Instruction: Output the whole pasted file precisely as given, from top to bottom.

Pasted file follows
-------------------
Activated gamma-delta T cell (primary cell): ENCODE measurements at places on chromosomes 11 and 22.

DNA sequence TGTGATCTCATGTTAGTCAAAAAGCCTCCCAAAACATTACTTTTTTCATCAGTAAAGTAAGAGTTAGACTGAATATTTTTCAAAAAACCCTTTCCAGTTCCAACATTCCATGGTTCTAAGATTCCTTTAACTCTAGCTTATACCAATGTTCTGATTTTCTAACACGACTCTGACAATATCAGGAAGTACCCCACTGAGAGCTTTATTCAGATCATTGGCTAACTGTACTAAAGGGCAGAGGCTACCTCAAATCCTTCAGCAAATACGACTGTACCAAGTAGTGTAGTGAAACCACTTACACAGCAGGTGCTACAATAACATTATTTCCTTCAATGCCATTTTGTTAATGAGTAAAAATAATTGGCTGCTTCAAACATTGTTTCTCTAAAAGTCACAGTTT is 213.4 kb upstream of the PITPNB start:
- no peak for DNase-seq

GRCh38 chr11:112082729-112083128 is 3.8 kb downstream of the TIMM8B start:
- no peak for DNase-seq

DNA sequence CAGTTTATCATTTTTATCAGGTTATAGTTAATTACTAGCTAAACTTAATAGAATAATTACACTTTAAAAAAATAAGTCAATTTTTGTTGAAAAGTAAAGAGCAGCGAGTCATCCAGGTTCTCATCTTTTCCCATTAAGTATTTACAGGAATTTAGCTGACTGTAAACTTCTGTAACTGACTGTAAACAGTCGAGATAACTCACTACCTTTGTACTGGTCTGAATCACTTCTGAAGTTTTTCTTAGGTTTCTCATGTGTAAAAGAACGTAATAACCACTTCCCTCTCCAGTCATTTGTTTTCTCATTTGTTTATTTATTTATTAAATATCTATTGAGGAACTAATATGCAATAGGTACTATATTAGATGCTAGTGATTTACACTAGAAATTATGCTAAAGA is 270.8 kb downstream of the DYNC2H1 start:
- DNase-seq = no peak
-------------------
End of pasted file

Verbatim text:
Activated gamma-delta T cell (primary cell): ENCODE measurements at places on chromosomes 11 and 22.

DNA sequence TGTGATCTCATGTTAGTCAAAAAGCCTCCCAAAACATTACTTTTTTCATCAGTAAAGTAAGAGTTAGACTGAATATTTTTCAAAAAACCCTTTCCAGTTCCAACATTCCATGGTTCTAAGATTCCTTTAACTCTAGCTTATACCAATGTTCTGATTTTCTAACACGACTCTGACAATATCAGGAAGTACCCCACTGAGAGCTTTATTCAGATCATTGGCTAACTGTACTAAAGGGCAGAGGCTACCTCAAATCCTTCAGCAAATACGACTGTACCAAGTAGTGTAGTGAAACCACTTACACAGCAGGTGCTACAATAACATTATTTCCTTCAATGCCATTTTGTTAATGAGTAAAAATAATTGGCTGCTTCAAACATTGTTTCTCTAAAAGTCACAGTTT is 213.4 kb upstream of the PITPNB start:
- no peak for DNase-seq

GRCh38 chr11:112082729-112083128 is 3.8 kb downstream of the TIMM8B start:
- no peak for DNase-seq

DNA sequence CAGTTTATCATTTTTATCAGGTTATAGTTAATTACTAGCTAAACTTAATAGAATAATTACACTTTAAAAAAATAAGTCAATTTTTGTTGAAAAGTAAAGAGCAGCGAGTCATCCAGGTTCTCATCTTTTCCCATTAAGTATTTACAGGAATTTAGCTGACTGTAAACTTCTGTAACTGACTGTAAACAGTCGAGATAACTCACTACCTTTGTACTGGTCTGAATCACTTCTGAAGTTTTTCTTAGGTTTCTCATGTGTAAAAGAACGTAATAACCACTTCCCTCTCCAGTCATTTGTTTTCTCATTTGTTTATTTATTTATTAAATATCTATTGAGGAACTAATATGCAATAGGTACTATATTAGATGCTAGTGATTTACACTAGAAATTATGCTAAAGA is 270.8 kb downstream of the DYNC2H1 start:
- DNase-seq = no peak